SFF How To Guide – Part I

A How-To Guide

I) FAQ’s

What is Scouting for Food?

Scouting for Food is a food solicitation and collection campaign run by the Boy Scouts of America, usually in conjunction with a large local food chain (locally, Safeway or Giant). It has been run every year since 1988. Last year, Scouts in the National Capital Area Council collected about 1,200,000 pounds of food, making SFF by far the largest food solicitation and collection campaign in the Washington metropolitan area (not that we get any positive press for it). Note that Scouts in (our) Chain Bridge District collected about 70,000 pounds of food last year.

Who gets the food?

Across the National Capital Area Council, most of the collected food goes to the Capital Area Food Bank (CAFB) in the District of Colombia. CAFB in turn sorts all the collected food and relays it to hundreds of helping organizations across the entire metropolitan area for a minor shipping and handling fee per pound delivered. Here in Chain Bridge District, however, the food goes to the Arlington Food Assistance Center (AFAC) in South Arlington. Note that despite the name, AFAC delivers food to families and other helping organizations throughout Northern Virginia – not just in Arlington.

When is Scouting for Food?

There are three critical dates, with a fourth critical date possible. The three “for sure” dates are: Thursday, October 10th, 2002 (Map Area Sign Ups and Bag Pick Up at the District Roundtable); Saturday, November 9th, 2002 (Bag Distribution); and Saturday, November 16th, 2002 (Bag Pickup). Some years the bags are not available at the October Roundtable, in which case a pickup date (the possible fourth critical date) and location will be announced via Chainemail and CubMail.

II) Quick Overview

The Unit decides whether to participate. If yes, how many people will be available? The Unit selects an area (size commensurate with the available manpower) in which to distribute and pick up bags, and marks it on the District’s master maps at the October Roundtable. The Unit picks up bags, drafts up sub-area maps for their Scout pairs, and (optional) drafts up and prints off insert flyers for the bags. Scout pairs (and an escorting adult) distribute bags to every house in the Unit’s area. (Optional) The Unit makes and posts SFF signs around its area, as a reminder to residents. The Unit collects as many boxes as possible to sort and store food in. Scout pairs (and an escorting adult with a large vehicle) collect bags, sorting as they collect. If American Flags and Toys for Tots were also solicited, they are separated out during the collection. Each vehicle drops off all collected and sorted food to the collection center at Westover Baptist. If collected, American Flags and Toys for Tots are dropped off at the December Roundtable.

III) Step-by-Step Planning and Execution (i.e., the Excruciating Details)
(Click here for the short version)

A) Unit Decides Whether to Participate or Not.

As noted in the preamble, I hope every Unit will decide to help this year. If you have an activity planned for one or even both weekends covering SFF Saturdays, you can still participate. Option I would be to use those Scouts and Adults who are not participating in your Week I activity to distribute bags. The Scouts and Adults who are not participating in your Week II activity would then collect the bags. [This is what Troop 111 does just about every year now.] Option II would be to combine with another Unit that has the same issue, but on the opposite weekend. In this case, one Unit takes the first week, and the second Unit takes the second week. This latter option is easily arranged with neighboring Troops or with Troops and their feeder Cub Packs. Option III is to distribute bags later than the first Saturday, that is, anytime Sunday or even just after school early the following week. On the latter option, however, less time is available for safe distribution (Daylight Savings Time is no longer in effect during Scouting for Food, so it gets dark around 5:30pm).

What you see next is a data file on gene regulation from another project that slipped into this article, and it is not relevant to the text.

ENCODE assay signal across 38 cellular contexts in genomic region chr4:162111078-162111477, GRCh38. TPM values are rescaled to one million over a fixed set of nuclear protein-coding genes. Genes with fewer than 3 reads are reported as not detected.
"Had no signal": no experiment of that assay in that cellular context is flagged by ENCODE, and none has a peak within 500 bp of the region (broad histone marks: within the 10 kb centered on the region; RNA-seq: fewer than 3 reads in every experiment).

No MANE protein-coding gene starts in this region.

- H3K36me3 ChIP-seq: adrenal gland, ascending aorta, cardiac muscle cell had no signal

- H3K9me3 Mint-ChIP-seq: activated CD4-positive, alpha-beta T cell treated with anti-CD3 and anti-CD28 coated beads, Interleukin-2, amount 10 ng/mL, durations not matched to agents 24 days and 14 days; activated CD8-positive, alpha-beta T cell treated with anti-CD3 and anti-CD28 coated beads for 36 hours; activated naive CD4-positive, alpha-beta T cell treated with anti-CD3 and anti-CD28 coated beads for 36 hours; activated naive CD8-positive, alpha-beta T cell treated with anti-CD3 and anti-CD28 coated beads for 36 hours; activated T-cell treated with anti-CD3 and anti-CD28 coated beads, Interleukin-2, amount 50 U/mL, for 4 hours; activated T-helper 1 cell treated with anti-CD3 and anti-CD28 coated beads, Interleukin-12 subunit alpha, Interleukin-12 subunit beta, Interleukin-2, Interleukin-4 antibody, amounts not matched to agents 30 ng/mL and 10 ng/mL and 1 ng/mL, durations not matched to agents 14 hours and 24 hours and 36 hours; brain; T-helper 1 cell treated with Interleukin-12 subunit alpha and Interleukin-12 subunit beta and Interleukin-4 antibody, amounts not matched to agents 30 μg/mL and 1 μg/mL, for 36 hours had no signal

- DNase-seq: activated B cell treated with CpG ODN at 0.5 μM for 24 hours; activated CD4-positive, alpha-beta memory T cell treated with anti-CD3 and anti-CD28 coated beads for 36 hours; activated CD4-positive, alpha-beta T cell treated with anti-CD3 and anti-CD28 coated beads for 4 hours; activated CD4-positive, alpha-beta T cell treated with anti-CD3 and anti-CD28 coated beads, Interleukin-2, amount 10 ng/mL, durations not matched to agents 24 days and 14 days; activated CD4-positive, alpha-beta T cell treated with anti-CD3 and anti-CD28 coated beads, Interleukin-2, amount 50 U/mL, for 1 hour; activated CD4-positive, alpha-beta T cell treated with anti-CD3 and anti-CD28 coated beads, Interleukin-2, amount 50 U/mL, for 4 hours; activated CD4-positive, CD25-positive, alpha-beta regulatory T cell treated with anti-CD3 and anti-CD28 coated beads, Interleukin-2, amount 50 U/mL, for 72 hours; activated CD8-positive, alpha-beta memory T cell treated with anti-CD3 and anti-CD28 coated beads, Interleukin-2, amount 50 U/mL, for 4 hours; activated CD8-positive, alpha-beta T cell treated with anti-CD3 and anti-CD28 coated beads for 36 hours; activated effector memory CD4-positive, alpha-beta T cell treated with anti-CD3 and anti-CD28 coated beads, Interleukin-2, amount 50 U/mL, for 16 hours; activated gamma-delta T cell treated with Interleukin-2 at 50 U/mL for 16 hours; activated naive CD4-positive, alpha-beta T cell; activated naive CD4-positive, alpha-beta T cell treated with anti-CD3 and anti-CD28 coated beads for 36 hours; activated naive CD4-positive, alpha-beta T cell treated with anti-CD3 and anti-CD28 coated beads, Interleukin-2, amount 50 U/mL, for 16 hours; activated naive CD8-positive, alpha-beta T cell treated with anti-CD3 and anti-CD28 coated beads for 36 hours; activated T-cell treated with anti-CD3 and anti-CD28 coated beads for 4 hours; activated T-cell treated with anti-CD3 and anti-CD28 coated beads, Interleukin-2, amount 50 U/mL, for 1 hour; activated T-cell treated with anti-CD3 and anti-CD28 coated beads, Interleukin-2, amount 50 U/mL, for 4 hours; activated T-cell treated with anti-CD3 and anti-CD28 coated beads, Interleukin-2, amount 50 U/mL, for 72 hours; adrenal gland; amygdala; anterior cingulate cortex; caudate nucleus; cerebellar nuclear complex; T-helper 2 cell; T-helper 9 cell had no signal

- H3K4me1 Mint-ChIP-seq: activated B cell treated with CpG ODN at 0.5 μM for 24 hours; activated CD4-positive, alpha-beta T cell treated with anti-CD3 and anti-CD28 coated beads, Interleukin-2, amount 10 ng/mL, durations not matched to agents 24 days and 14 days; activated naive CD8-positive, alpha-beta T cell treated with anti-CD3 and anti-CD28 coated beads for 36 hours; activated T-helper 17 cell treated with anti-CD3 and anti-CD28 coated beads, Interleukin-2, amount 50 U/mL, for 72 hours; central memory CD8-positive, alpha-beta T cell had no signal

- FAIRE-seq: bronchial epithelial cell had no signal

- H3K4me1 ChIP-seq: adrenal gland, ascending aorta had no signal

B) Unit Determines How Many Scouts are Available Each Week.

Most Units will have about 80 percent of their Scouts available on either weekend; the remainder have irreconcilable sports or other extracurricular conflicts. Note that the basic distribution and collection responsibilities usually take about 2 hours on the respective Saturday mornings (typically 8:30 – 10:30, though some Units prefer to work later). So if you have a Troop of 50 active Scouts, you could reasonably expect to have 40 Scouts available. If you do the “trade-off” option, you could reasonably expect to have 20 – 25 Scouts available (some Scouts enjoy doing both weekends, and volunteer even if not “required.”) Note that Troop 111 mandates SFF service for every Scout who wishes to go on any of our 3 skiing trips each Winter; this tends to ensure a very high rate of “volunteerism.” I suggest you do something similar.

The number of “Working Groups” is equal to half the number of available Scouts (each working group consists of 2 Scouts and 1 Adult Escort (driver/monitor); more on this later). So if you have 30 Scouts, you have 15 Working Groups. For obvious reasons, you want the same number of Scouts each weekend, and if necessary you should work to switch Scouts from one weekend to the other, or recruit extra Scouts for the smaller group, in order to get equivalency. Cub Scout Leaders may wish to have larger number of Scouts in their Working Groups, depending on the ages of the boys.

C) Determine if your Unit has a “Traditional” Distribution/Collection Area.

Many Units have distributed and collected bags in the exact same areas for years (in 111’s case, since 1988 for our core area). Obviously, these Units have “squatter’s rights” to these zones. Why? – because most of them have created exact sub-area maps for all their working groups, and a capricious switch would force a tremendous amount of needless work to create new maps in an unfamiliar zone. So, if you are a novice Unit SFF Coordinator, you need to determine if your Unit has such a traditional area, and if so its exact layout and subareas. If so, your life just got a lot easier, and all that’s left in this tasking is to determine whether your traditional area is too big or too small for your available manpower.

Some Units, of course, participate in SFF only rarely or occasionally, and so don’t really have a traditional area. In such cases, you will need to work with one of the District SFF Coordinators to find a couple of last year’s uncovered areas from which to select. If you’re lucky, the area around your chartered partner (your “natural” base) was uncovered last year. If someone else already has it as a “traditional” area, you may need to take a neighborhood somewhat removed from your natural base. In Chain Bridge District, this problem exists primarily in North Arlington, where there is a high concentration of overlapping Troops and Cub Packs.